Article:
How Sweet Is My Corn

Sweet Corn

 

Sweet corn. It just wouldn’t be summer without that roasted or boiled buttery sweet summer staple of a thousand picnics and family gatherings. But have you ever wondered what it is that makes sweet corn sweet, and how it differs from other kinds of corn?

 
Sweet corn is corn that is bred for sugary sweetness and harvested when the kernels are immature. As a result the interior of the kernel contains sugar instead of starch, giving the product a sweet taste. Hence, the name. But did you know, that even among sweet corn, there are different genotypes? Allow me to elaborate.

 
su or Sugary — This is the classic sweet corn. The kernels contain modest amounts of sugar in them which gives them a combination flavor of sugar and corn. When harvested, the sugar in su corn rapidly converts to starch, which decreases the sweetness. That’s why many sweet corn aficionados claim that the best way to cook sweet corn is to boil the water, run out into the garden, pick and shuck the corn, run back into the house, and toss it into the boiling water. This, they claim, gives the maximum amount of sweetness. Golden Bantam is an example of an su sweet corn.

 
se or Sugar Enhanced — se corn has higher levels of sugar in the kernel than su corn. su corn still rapidly converts to starch upon harvest, but it will stay sweet longer that se corn because of the elevated level of sugar. The kernel walls of se corn also are more tender than those of su corn, which further improves the eating quality. se varieties are also hybrids, so you cannot save the seeds for next year’s planting. Examples of se cultivars include Kandy Corn, Bodacious, and Silver Queen.

 
sh2, shrunken 2, or Supersweet — The amount of sugar in the endosperm of sh2 corn is even higher than that of su or se corn. The higher levels of sugar and lack of starch gives the seeds a wrinkled or shrunken appearance, hence the name. Conversion of sugar to starch is even slower than in su and se corn, so there’s a longer window between harvest and preparation. sh2 corn germinates poorly or not at all in cold wet soil. sh2 varieties must also be isolated from su and se corn; cross pollination with sh2 can ruin their flavor and quality. And like se corn, they are hybrids, so the seed cannot be saved for the following year’s planting. Examples of sh2 cultivars include Early Xtra-Sweet, Northern Xtra Sweet, and Illini Xtra Sweet.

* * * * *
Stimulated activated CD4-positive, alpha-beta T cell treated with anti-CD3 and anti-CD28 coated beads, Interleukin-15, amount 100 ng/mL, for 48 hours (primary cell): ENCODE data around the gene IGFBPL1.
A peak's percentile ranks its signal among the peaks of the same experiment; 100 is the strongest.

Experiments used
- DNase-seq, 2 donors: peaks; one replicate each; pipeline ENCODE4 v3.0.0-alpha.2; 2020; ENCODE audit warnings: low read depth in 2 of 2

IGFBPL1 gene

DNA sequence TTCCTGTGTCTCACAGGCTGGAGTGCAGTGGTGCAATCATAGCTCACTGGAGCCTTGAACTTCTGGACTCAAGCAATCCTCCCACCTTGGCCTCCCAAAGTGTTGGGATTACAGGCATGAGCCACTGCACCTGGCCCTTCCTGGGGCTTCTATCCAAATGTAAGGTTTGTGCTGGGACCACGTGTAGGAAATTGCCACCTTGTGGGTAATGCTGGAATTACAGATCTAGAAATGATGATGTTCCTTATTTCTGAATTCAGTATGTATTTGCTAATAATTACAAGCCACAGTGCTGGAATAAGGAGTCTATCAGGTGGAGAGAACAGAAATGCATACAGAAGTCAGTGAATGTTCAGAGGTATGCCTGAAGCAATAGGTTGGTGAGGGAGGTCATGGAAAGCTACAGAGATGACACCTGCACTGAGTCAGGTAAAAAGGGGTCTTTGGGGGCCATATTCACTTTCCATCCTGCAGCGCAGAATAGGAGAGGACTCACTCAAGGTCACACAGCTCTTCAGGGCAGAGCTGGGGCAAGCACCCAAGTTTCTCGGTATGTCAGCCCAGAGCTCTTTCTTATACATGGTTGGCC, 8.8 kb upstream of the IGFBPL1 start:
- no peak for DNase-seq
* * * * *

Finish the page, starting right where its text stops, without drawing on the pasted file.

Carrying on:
So which variety of sweet corn is right for you? Once again, this goes back to the planning we discussed in my last blog post. Do you harvest your corn and cook it later? If so, then I recommend one of the se or sh2 varieties. If you believe in roasting or boiling your corn seconds after harvest, then try one of the su varieties.

 
Congratulations! You’ve just received several kernels of knowledge. I just hope I haven’t caused any corn-fusion.

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On Your Mark; Get Set; Garden!

Oh my friends it’s springtime again
Buds are swelling on every limb
The peepers do call, small birds do sing
And my thoughts return to gardening

― Dillon Bustin, Almanac

 
Prime gardening season has officially begun! The time is now for starting potato tubers, sweet potato slips, asparagus crowns, and many other vegetables. And there is still time to direct seed lettuce, spinach, kale, mustard, kohlrabi, broccoli, Brussels sprouts, and cabbage. But you must act fast! The season of spring is a fleeting one, and the window of opportunity to plant these vegetables is closing fast!

 

How did your garden grow last year? If your yield of fruits and vegetables was below your expectations, then now would be a good time to test your soil to see if it’s deficient in nutrients or too high or too low in pH. Depending on the results, you may want to work in some compost and organic fertilizer to replace the nutrients that were depleted by last year’s crop. Remember — feed the soil and the soil will feed your plants.


Now would also be a good time to lay down some mulch. Mulch will warm up your soil sooner, conserve moisture during those hot dry summer days, and reduce the number of weeds growing in your garden. Then you can spend less time weeding and watering, and more time enjoying the fruits of your labor.

straw-mulch
For those of you who, like me, started your tomato seeds late last month or at the beginning of this month, by now, your seedlings are growing strong and healthy. If you are bound and determined to get tomatoes before your neighbors do, you can begin transplanting them into your garden, but you must protect them with a season extending device such as a bell cloche, cold frame, or Wall O’ Water. Tomatoes do not handle cold very well, and without protection, a surprise cold snap could kill your tomatoes or seriously impair their yield later in the season.


So carpe hortus (seize the garden), before this prime planting time slips through your fingers!